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Psychology 0f Personal Effectiveness All You Need To Know About How To Live Happily & Effectively Timothy W. Starkey, Ph.D., ABAP. Miami Dade College Psyc CLP 1006 Hialeah Campus Room 1217 M/W 4:00-5:30 PM Oct. 1- Dec. 19 (2007) 305-279-0758 (Home) or 305-338-1615 (Cell)
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Psychology 0f Personal EffectivenessAll You Need To Know About How To Live Happily & EffectivelyTimothy W. Starkey, Ph.D., ABAP • Miami Dade College • Psyc CLP 1006 • Hialeah Campus • Room 1217 • M/W 4:00-5:30 PM • Oct. 1- Dec. 19 (2007) • 305-279-0758 (Home) or 305-338-1615 (Cell) Hours 3:00 to 4:00 PM On M/W
Email is Your Friend! firstname.lastname@example.org email@example.com This course will be email intensive. Please check your email at least once a day. Important stuff will put on our website, and you are responsible for downloading it. And PLEASE read your syllabus at least once!
Organization of Course Material and Examinations • The course material will be presented in lecture and PowerPoint slide format. Due to time constraints, there may be some worthwhile information not discussed in class, but for which you will still be responsible on exams. So be sure to read the textbook as well as study the PowerPoint slides. • You would be wise to first study the PowerPoint slides in preparing for exams, and then to read over the assigned material. Other important information and notices will also be emailed to you during the course, so be sure to check your email daily. • Exam questions will mainly come from the PowerPoint slides, and will be about 70% T/F or multiple guess and 30% “short answer questions” (aka SAQs; questions that require about a paragraph to answer). The SAQs will be given to you the week before the exam to prepare for. Some questions (maybe 15%) will come from the material in the textbook that was assigned, but which we didn’t have time to cover. So be sure to read the assigned textbook chapters as well as study the PowerPoints & the material discussed in class. • Papers are expected to be turned in on time, and points will be taken off for lateness. Don’t try to get away with just “cut-and-paste” papers ~ they stand out like a sore thumb! Write them yourselves. Papers that are questionable will elicit more in-depth scrutiny from the Professor. • Any questions thus far?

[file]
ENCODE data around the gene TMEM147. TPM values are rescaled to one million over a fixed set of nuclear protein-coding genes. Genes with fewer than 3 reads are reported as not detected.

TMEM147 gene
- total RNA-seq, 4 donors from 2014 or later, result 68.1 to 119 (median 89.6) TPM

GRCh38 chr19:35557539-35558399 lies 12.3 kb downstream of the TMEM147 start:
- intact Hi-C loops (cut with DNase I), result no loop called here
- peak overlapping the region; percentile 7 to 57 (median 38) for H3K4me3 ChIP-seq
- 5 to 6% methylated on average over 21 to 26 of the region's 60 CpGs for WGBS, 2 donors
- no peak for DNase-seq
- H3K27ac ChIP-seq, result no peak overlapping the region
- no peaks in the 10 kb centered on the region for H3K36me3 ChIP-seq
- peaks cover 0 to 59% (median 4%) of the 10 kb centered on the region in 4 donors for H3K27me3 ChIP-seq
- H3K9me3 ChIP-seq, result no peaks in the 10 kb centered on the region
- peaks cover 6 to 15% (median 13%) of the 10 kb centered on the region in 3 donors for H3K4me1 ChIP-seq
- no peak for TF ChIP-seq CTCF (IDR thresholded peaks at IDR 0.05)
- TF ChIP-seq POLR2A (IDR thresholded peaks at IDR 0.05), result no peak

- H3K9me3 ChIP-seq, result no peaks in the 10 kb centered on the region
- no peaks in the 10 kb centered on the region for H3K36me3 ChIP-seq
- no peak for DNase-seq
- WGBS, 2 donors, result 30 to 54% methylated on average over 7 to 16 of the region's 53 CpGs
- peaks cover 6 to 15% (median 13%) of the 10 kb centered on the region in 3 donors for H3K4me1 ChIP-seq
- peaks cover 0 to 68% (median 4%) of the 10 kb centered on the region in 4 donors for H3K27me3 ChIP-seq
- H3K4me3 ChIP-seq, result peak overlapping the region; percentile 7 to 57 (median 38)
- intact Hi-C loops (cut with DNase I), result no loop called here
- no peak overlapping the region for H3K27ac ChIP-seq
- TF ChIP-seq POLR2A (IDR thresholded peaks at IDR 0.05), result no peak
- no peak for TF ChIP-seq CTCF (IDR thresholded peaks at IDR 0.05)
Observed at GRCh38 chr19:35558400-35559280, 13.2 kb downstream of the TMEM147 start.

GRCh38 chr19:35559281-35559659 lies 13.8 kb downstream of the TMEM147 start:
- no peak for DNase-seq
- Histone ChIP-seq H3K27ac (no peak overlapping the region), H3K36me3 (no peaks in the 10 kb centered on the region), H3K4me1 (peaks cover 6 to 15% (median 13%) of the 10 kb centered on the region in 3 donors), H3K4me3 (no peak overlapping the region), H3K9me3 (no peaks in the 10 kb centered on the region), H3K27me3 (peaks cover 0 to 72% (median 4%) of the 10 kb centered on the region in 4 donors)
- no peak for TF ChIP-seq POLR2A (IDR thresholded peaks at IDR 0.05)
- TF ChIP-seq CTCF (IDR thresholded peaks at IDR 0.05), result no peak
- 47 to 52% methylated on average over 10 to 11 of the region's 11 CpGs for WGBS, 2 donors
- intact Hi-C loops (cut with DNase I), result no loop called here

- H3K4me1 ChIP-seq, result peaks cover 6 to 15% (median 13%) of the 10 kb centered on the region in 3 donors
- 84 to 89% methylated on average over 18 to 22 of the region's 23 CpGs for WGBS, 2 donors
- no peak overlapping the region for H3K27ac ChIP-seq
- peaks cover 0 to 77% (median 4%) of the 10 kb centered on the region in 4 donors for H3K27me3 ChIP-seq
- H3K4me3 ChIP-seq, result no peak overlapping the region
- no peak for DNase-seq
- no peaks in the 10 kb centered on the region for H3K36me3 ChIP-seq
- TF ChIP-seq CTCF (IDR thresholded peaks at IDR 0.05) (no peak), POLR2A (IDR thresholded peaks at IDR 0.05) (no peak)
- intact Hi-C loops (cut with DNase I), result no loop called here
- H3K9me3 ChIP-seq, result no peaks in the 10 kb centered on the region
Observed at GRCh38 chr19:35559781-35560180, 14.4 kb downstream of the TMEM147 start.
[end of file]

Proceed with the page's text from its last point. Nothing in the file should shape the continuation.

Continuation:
Chapter 1.Recognize That Reality Is All In Your Head This chapter deals with • Concept of Frames • Objectivism vs. Constructivism • Paradigm Shifts • Global Perspective • Reframing • Positive Psychology Tenets
Recognize That reality Is In Your Head What do you think you just read? How come you screwed up such a simple phrase? Come on, admit it… you read what you thought was there, not what was there!
Sensation and Perception Sensation involves the physical process of receiving stimuli which connect with our sensory organs and receptors, and then converting that into the electrochemical impulses or signals within our nervous system ~ which are then relayed to the appropriate area of the brain for processing. Perception occurs when our brain interprets these signals and ascribes meaning to them. Perception is how the brain decides what to make of the constant, almost overwhelming variety of sensory information that pours into it constantly… even while we’re asleep.
The Concept of Frames • A frame (or paradigm) is your ready-made (learned) view of any events or situations in your life. Paradigms are greatly influenced by your pre-conceived notions, beliefs, and learned expectations. • We all develop “frames of reference” (aka paradigms) to enable us to organize and understand our world, our perceptions, and our experiences. • Frames are generally helpful in living in the real world, since they’re a short-cut for deep thinking and consideration of all variables etc. • Frames can be disastrous when “reality” itself has changed and we haven’t noticed it yet (e.g. Ice Age). If we make decisions on the basis of frames that no longer correspond to reality, our very survival can be threatened. • What “realities” do you feel are changing today that might require a shift in our paradigms for survival?